By Craig Mark
Despite Prime Minister Shinzo Abe’s political success in Japanese politics, Japan’s economy remains to be stagnant. This article discusses the impact of Abe’s political comeback in restoring Japan’s economic growth and overcoming its geostrategic challenges.
Japan’s Prime Minister Shinzo Abe led his conservative Liberal Democratic Party (LDP) to another decisive victory in the Upper House elections held last July, making him one of the most politically successful leaders of the democratic world in recent times. In office since December 2012, the LDP (with its ruling coalition partner the Komeito Party, and aligned independents) can now effectively command a two-thirds majority vote in both Houses of the Diet, Japan’s parliament. The win in the Upper House of Councillors was a particular vindication for Abe, since he was driven to step down from his first term as Prime Minister in 2007, after barely a year in office, when the scandal-ridden LDP suffered a harsh Upper House election defeat. But despite Abe’s latest political success, the stagnant Japanese economy remains a stubborn obstacle that defies the efforts of the government’s policy approach, marketed as “Abenomics”.
Following the July election, Abe announced a ¥28 trillion (US$270 billion) stimulus package in August, based around infrastructure spending, and more targeted welfare spending, in the latest series of ongoing efforts to boost economic growth and reverse deflationary stagnation. The package also includes record defence spending, which has been raised in every year of Abe’s government, to reach ¥5.16 trillion for FY2017.1 While this further deepens Japan’s public debt, now approaching 230% of GDP, the effect of continuous stimulus spending has at least recently kept the economy out of recession, as Abenomics rejects the failed path of austerity. Growth for the June 2016 quarter was only 0.2%, with the annualised growth rate at 0.7%. The CPI fell -0.5% for August, the sixth monthly decline in a row, showing the danger of the return of entrenched deflation.2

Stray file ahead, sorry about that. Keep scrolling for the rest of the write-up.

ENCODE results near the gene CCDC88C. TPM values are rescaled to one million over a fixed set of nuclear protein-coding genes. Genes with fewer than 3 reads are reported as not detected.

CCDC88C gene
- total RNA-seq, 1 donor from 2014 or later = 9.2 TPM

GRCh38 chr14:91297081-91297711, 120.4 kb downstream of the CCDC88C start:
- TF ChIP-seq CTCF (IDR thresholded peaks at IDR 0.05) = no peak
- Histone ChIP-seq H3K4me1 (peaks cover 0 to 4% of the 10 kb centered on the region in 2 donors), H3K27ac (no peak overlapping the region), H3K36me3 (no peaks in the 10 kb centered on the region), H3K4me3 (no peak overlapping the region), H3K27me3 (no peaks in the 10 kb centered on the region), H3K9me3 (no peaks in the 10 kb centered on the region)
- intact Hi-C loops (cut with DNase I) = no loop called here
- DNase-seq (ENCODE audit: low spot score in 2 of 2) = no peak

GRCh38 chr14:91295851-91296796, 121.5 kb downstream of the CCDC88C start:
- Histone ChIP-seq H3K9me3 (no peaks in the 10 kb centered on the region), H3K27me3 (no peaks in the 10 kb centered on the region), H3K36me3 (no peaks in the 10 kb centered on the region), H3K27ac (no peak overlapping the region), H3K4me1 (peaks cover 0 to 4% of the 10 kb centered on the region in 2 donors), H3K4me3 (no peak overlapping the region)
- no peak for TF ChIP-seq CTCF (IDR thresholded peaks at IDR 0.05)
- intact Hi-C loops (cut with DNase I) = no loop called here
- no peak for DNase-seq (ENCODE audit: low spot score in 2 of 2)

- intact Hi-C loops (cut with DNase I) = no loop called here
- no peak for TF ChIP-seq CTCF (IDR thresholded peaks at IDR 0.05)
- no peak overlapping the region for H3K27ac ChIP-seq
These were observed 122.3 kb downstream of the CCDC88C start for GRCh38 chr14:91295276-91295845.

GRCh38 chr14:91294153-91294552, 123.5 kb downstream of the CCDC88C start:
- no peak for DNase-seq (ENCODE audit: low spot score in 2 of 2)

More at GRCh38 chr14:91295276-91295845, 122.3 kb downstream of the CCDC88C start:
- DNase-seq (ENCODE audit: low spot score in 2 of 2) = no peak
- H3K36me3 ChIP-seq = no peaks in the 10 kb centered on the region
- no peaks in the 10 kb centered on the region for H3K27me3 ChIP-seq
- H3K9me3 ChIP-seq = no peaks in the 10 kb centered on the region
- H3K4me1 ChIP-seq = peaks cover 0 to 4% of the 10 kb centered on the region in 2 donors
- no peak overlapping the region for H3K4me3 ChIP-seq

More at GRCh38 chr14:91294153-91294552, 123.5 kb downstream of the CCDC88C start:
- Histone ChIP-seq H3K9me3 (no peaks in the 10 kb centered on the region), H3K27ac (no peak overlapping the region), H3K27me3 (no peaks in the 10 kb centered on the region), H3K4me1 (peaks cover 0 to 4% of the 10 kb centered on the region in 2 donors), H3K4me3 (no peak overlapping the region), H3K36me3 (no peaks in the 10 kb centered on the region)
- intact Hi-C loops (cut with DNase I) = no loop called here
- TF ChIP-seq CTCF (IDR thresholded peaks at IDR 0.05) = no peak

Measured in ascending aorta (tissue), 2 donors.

Abenomics can do little to solve Japan’s structural demographic problem of an aging and declining population. Abe’s government has expressed its aim to increase the prominence of women in the workforce, but they continue to face chauvinistic cultural barriers in many areas of employment. The proportion of women returning to work after having their first child has only just now exceeded 50% for the first time, while only 2.65% of men took paternity leave in FY2015. Income inequality in Japan continues to worsen, as around one in six Japanese children live in poverty, particularly in families headed by single mothers.3
Tax credits for families and plans for more child care places are part of the Abe government’s strategy to lift the fertility rate from 1.4 to 1.8 by 2025, but this is overly ambitious, as are the inflation and economic growth rate targets of 2% each by 2020. The negative interest rates implemented by the Bank of Japan (BoJ) since January shows the desperation of its monetary policy. Its Quantitative Easing (QE) of around ¥80 trillion per annum may expand yet again, to try and reduce the yen. The BoJ has so far bought up to ¥450 trillion worth of assets, particularly government bonds.4